"We have lost almost a term's worth of in-school learning. We have been left to learn much of the content on our own, with little help from online learning.
"Ironically a number of important internals that are currently being worked on are due during the mock exam period. How are students meant to complete multiple internals during this time as well as study for school exams that may, in the end, determine final NCEA grades - it is an unreasonable burden to put on students."
They said isolation "elevates stress and anxiety levels, and the importance of our final year school exams increases this stress significantly".
"Not all students have optimal spaces to remotely learn without distraction, whether it is due to having to share rooms with other siblings also trying to do school work or others locked down in the house," they said.
"Remote learning is not the same as classroom study and many things have diminished its effectiveness. From device and access capabilities through to insufficient wi-fi/internet capacity."
Their parents were also under "enormous pressure".
"The distinct possibility of job loss in households as a result of yet another lockdown makes this school year unlike any before it," the students said.
"This has had a tremendous impact on our overall mental wellbeing and ability to keep finding the motivation to learn, study and prepare for the upcoming exams."
However, Brinsden said the college had given students "strong wraparound support".
"Our teachers continue to collect valid, standard-specific evidence for internal assessment, derived grades or Unexpected Event Grades in the event that the external NCEA exams are disrupted," she said.
"This evidence along with topic tests is gathered from school exams in an authentic exam setting.
"Despite disruption, learning has continued for all students. The vast majority of our students have access to digital technologies and have used these to good effect. Teachers have worked very hard to upskill in a range of digital platforms to provide the very best learning opportunities for our students.
"Exposure to an authentic assessment setting is critical to ensure students test their understanding of key skills and concepts before entering high stakes external assessment."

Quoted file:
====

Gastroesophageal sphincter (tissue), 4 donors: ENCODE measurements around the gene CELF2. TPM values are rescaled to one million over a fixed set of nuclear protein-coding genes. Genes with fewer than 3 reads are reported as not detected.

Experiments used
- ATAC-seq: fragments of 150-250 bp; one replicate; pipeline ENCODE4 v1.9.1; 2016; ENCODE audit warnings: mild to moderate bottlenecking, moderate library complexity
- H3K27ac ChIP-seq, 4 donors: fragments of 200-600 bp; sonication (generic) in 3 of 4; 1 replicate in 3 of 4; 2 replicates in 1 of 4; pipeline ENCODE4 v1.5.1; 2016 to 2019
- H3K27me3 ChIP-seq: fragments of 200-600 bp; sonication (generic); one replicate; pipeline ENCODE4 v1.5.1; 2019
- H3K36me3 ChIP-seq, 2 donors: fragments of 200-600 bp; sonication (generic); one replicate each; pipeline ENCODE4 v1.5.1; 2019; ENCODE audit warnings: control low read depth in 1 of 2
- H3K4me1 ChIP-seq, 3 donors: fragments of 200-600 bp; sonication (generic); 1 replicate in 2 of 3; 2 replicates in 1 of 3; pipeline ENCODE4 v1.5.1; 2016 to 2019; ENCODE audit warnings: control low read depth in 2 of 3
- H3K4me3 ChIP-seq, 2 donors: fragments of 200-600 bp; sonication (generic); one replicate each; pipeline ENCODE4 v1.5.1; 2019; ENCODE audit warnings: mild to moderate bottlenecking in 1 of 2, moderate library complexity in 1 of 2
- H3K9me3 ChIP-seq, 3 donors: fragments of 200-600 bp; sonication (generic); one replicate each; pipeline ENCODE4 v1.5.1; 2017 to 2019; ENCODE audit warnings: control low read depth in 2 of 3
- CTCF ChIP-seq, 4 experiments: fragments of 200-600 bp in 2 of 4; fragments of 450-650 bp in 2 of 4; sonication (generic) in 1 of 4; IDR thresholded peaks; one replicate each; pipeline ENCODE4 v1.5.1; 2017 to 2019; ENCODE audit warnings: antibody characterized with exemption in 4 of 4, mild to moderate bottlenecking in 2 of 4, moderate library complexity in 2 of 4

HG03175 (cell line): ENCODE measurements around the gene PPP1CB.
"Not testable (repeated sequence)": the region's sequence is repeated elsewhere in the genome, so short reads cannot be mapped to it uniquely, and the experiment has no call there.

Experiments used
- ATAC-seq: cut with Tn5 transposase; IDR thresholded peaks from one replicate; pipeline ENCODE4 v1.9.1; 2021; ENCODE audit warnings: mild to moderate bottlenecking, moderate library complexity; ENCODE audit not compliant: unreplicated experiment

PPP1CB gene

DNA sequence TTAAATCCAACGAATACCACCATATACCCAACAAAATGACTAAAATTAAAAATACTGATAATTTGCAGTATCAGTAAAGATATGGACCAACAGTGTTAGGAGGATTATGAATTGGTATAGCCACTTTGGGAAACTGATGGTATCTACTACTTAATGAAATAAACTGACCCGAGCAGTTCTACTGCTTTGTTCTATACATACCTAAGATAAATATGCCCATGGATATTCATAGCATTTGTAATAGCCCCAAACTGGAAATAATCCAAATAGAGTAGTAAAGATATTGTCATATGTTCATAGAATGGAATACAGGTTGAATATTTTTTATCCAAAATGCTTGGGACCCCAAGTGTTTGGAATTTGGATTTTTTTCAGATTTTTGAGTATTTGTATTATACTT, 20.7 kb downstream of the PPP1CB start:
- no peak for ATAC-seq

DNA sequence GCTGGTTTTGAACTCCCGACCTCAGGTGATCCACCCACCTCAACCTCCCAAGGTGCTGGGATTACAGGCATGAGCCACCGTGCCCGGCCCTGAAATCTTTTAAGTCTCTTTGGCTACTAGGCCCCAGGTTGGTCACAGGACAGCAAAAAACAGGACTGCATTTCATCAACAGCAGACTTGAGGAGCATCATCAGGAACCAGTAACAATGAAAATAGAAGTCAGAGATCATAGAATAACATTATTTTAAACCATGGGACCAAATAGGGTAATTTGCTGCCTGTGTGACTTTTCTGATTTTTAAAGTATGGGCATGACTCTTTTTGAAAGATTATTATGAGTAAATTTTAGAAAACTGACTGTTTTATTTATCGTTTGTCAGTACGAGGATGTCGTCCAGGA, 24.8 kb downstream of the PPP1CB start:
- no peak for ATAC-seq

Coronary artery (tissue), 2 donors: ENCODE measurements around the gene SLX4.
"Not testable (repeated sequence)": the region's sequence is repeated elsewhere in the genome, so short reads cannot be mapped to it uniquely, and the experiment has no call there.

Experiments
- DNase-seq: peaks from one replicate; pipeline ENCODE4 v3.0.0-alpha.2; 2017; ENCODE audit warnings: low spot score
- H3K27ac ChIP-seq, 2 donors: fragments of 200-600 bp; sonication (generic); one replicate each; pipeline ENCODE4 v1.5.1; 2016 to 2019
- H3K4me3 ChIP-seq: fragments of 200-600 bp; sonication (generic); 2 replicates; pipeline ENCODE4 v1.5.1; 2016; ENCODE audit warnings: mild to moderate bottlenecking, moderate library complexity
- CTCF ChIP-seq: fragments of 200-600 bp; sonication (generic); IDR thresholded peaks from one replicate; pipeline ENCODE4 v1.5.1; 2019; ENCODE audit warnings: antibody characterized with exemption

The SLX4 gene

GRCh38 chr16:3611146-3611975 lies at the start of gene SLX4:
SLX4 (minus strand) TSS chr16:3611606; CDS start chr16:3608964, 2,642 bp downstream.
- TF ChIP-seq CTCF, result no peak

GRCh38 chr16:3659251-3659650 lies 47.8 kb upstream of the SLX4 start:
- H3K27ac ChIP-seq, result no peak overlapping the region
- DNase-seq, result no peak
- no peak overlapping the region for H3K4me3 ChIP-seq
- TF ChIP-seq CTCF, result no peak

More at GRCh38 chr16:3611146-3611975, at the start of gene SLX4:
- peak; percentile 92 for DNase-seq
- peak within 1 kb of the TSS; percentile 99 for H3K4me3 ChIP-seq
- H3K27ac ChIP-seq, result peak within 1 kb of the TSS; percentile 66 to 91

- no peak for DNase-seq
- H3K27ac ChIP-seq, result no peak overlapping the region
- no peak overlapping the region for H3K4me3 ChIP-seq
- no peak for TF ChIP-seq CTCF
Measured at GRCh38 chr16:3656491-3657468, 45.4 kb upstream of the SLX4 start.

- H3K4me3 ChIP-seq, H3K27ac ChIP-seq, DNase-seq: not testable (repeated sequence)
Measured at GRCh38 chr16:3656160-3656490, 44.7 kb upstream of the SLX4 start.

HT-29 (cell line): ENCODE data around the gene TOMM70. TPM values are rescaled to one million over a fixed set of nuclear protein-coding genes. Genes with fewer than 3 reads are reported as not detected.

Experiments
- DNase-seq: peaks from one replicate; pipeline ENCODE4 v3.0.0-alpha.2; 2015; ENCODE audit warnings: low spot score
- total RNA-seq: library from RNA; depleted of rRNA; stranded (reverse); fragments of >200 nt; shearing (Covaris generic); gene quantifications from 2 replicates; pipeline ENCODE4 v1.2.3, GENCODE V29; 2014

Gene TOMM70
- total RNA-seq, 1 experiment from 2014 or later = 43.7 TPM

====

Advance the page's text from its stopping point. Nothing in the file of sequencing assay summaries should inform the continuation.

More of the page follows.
She said some courses have reduced the number of assessments, moved assessment deadlines, shifted units of work to better suit online learning during lockdown and modified pre-requisites for 2021 courses.
The college is one of 45 Auckland schools that took up an option approved by the Government last week to bring some Years 12 and 13 students back to school in alert level 3.
Brinsden said this was initially for small groups "to access specialist machinery and tools to progress their practical related assessments", but she was now "looking at making a further application with alert level 3 now being extended".
Secondary Principals' Association national president Deidre Shea said most other schools were not planning exams as early as Botany Downs. Her own school, Onehunga High School, still has "a lot more time" before exams, but others might have earlier timetables.
"We all do things slightly differently so there may well be other schools in that situation," she said.
"I think all schools are trying to be mindful of the time that students have been away from school and will be looking to adjust what they can."
The NZ Qualifications Authority is offering practice exams over four weeks from this coming Monday, August 31, for schools that are doing NCEA exams online for the first time this year.
Its deputy chief executive Kristine Kilkelly said on Friday that "at this stage the plan is to proceed as normal".
She said today that NZQA "already has some mechanisms in place to ensure that students are not disadvantaged due to the disruption caused by Covid-19".
"If any more changes are needed, we'll work with the sector to make sure students will have a fair opportunity to achieve NCEA, while also protecting the integrity of the qualification."